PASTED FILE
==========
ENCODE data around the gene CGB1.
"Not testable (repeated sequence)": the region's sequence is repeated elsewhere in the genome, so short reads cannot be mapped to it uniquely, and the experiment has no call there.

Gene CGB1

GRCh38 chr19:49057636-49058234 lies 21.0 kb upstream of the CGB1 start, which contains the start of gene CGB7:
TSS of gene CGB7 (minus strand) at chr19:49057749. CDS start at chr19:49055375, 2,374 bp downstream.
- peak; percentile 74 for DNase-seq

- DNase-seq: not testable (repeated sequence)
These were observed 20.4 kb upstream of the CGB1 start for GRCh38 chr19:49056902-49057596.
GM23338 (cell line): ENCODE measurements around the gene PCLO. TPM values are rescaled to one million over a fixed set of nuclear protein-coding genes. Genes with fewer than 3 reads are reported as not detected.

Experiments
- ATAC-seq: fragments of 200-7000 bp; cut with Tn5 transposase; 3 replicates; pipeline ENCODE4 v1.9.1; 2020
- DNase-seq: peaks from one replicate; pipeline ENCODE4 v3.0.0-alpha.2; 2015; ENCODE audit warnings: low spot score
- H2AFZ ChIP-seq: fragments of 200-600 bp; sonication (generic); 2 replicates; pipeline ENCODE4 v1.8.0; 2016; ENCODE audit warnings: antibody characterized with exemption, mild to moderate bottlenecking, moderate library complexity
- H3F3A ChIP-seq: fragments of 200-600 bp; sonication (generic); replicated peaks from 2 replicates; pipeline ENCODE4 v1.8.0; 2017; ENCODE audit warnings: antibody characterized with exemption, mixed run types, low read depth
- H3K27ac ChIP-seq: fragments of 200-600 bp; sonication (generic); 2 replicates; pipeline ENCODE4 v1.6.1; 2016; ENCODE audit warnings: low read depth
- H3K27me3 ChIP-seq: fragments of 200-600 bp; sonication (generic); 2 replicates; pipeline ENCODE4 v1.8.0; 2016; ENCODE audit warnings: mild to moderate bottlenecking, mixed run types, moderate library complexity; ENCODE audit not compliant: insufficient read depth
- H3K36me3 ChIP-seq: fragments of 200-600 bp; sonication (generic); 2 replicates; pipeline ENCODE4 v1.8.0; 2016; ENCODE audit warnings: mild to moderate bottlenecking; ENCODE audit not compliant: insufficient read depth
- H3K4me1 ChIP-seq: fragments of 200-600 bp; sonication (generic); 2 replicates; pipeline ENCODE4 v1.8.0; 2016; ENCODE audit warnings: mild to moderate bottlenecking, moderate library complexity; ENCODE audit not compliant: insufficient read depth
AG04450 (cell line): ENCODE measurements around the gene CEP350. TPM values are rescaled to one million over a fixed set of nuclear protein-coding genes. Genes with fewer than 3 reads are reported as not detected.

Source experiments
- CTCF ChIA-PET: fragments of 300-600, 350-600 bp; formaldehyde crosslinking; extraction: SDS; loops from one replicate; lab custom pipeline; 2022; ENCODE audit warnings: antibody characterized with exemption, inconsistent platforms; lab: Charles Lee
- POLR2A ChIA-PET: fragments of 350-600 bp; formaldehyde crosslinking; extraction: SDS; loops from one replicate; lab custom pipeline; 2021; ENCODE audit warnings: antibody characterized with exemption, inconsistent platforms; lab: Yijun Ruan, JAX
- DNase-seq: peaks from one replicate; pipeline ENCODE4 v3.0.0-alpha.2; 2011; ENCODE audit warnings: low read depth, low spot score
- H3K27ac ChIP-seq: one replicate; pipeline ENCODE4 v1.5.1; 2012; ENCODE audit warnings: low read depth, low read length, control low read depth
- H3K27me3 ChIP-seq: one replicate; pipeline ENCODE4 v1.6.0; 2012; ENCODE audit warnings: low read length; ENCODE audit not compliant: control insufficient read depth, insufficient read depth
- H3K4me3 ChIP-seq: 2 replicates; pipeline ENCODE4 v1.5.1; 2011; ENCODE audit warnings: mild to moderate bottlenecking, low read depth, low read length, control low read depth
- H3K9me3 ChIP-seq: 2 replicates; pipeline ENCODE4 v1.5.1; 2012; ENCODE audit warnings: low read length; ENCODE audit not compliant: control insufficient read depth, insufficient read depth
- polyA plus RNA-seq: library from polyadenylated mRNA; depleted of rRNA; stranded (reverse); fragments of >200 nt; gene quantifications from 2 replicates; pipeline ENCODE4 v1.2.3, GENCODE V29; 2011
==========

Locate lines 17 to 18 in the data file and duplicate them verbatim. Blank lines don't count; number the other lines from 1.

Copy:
- H3K36me3 ChIP-seq: fragments of 200-600 bp; sonication (generic); 2 replicates; pipeline ENCODE4 v1.8.0; 2016; ENCODE audit warnings: mild to moderate bottlenecking; ENCODE audit not compliant: insufficient read depth
- H3K4me1 ChIP-seq: fragments of 200-600 bp; sonication (generic); 2 replicates; pipeline ENCODE4 v1.8.0; 2016; ENCODE audit warnings: mild to moderate bottlenecking, moderate library complexity; ENCODE audit not compliant: insufficient read depth